Freedom of Expression

Lawmakers in Kentucky Offer Legislation To Regulate Adult-Oriented Businesses

The Kentucky State Capitol in Frankfort, designed by architect Frank Mills Andrews and completed in 1909.
The Kentucky State Capitol in Frankfort, designed by architect Frank Mills Andrews and completed in 1909. (Library of Congress, Prints & Photographs Division, photograph by Carol M. Highsmith)

By The Associated Press

FRANKFORT, Ky. (AP) — Republican lawmakers proposed making adult-oriented businesses off-limits within a block of places frequented by children as they offered legislation on Tuesday that includes a renewed effort to regulate drag shows in Kentucky.

Identical Senate and House bills unveiled by Sen. Lindsey Tichenor and Rep. Nancy Tate would create statewide regulations for adult businesses. Local governments could impose even stronger measures.

The legislation would prohibit such businesses from operating within a city block — or about 930 feet (285 meters) — of an established school, childcare center, park, recreational area, place of worship or children’s amusement business. Any existing adult business currently within that buffer zone would be given five years to comply with the legislation.

The two lawmakers told reporters that the goal is to protect children from sexually explicit content.

“It is our responsibility as adults to protect the innocence of their minds and bodies,” Tate said.

Their legislation would prohibit minors from entering adult-oriented businesses and would prohibit those businesses from having outside displays of nudity or sexual conduct.

The measures define adult-oriented businesses to include any adult arcade, adult book or video store, adult cabaret, adult theater or any establishment hosting sexually explicit drag performances or any other performance involving sexual conduct.

Adult businesses violating those restrictions could lose their business and liquor licenses.

There are no criminal penalties in the bills.

The bills would renew an effort to regulate drag shows in the Bluegrass State. Last year, a measure would have prohibited drag shows on public property or in places where adult performances could be viewed by children. During highly charged debates, supporters touted it as a child-protection measure while opponents said it would have stifled First Amendment rights.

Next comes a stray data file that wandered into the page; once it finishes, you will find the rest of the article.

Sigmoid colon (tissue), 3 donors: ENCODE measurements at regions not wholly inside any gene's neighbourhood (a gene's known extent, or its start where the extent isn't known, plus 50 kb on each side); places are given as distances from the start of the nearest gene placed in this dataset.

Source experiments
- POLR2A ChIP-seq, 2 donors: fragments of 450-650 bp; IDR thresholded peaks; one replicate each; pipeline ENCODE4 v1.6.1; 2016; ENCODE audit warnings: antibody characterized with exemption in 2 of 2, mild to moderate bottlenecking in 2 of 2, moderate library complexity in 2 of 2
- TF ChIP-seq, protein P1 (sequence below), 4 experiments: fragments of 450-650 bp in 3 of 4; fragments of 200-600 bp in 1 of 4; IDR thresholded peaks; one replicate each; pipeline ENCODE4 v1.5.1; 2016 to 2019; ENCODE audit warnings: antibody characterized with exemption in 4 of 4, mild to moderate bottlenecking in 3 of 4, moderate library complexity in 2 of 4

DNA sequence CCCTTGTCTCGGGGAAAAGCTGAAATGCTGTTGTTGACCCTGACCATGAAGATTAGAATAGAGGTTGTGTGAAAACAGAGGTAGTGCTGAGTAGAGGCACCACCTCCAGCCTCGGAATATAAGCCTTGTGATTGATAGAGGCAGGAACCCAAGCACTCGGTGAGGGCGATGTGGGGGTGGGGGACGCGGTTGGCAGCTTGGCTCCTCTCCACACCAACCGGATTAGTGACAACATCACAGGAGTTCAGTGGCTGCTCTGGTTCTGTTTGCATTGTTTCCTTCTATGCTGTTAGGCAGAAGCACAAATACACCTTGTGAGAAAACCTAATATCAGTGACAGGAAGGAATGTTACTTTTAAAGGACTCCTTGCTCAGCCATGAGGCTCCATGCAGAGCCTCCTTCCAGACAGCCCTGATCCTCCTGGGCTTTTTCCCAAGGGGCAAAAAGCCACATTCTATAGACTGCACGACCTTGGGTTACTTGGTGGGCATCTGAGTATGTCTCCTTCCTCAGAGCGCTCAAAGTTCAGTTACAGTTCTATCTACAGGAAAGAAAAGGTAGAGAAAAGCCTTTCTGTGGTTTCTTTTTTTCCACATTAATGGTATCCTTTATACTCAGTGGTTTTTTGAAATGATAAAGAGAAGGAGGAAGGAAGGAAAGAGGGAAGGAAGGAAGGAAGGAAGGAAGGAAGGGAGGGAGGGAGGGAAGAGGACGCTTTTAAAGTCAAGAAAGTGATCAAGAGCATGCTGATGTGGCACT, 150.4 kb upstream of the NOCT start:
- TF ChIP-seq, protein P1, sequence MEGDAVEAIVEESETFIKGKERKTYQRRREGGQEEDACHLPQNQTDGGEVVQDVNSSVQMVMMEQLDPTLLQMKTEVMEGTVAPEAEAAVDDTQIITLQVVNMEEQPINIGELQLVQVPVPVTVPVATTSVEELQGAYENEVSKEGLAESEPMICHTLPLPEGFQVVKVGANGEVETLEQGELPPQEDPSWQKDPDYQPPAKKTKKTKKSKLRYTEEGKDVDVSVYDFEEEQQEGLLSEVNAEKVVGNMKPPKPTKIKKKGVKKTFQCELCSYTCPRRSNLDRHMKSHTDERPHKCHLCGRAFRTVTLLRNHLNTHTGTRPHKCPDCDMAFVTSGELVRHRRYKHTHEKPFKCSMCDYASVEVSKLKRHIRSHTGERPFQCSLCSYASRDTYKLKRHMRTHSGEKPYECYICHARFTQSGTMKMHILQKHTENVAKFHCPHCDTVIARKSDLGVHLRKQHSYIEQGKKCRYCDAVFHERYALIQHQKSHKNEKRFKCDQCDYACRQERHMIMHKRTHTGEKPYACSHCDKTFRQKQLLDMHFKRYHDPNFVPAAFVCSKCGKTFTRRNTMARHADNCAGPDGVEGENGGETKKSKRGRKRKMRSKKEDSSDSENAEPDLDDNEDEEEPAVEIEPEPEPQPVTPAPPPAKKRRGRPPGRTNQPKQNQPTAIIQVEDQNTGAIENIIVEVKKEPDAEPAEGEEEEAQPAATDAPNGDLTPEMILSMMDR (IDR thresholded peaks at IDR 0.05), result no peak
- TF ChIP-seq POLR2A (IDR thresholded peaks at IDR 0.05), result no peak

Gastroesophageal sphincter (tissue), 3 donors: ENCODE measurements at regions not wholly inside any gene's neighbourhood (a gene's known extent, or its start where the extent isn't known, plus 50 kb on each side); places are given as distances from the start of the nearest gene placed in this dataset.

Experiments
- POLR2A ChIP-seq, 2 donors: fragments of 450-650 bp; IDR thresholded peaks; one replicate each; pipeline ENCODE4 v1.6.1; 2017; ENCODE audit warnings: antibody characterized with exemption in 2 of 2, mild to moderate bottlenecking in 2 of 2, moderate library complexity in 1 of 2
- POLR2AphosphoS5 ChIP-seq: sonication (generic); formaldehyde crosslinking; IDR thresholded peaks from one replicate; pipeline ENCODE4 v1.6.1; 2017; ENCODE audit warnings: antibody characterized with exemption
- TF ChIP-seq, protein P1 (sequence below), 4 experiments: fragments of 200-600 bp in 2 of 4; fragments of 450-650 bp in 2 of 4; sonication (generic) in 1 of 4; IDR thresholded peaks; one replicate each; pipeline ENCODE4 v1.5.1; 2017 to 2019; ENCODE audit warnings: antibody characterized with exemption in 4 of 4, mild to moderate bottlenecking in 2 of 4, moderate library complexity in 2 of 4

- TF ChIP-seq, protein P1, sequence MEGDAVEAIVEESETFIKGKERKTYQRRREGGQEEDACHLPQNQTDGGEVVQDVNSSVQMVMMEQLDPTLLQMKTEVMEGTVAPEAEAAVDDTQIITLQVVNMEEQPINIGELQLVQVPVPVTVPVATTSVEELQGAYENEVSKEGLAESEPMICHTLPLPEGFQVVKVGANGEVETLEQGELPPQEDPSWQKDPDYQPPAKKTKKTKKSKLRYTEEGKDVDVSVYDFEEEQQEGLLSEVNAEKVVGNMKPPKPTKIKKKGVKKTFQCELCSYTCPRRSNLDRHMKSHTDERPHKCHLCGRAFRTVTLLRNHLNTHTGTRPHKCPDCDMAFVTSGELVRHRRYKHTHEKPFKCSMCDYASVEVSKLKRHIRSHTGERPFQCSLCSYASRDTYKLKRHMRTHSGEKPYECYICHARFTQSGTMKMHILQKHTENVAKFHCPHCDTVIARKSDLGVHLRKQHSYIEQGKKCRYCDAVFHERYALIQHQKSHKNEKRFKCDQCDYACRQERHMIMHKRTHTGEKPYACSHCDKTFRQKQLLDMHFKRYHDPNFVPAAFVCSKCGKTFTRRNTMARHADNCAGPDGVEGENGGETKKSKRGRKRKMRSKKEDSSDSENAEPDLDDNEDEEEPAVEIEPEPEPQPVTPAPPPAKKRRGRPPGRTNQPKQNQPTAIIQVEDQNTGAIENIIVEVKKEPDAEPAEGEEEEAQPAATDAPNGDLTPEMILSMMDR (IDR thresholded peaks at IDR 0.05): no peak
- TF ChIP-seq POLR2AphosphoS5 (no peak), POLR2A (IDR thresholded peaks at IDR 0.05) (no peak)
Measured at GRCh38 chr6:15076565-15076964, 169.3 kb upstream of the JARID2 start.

Tichenor said Tuesday that the new legislation isn’t intended to impede free speech rights.

“This is not to limit drag,” Tichenor said at a news conference. “This is not to limit access to adult content. It is strictly to keep children away from sexually explicit content.”

The bills would prohibit sexually explicit drag performances in places frequented by children, such as libraries, Tate said.

Asked who would decide what’s deemed sexually explicit, Tichenor replied: “It is defined in the bill pretty extensively. And it would be up to the communities. Obviously, a resident, a county attorney could bring forth a civil cause and question the performance and it would move forward from there.”

Supporters of the bills are hoping to avoid the time constraints that derailed their efforts last year. The 2023 legislation cleared the Senate but its supporters ran out of time in the House. Both chambers have Republican supermajorities. This year’s legislative session lasts 60 days. Last year’s session was 30 days.

This year’s bills were offered on day 20 of this year’s session. If both measures advance, legislative leaders eventually would decide which one would ultimately move forward.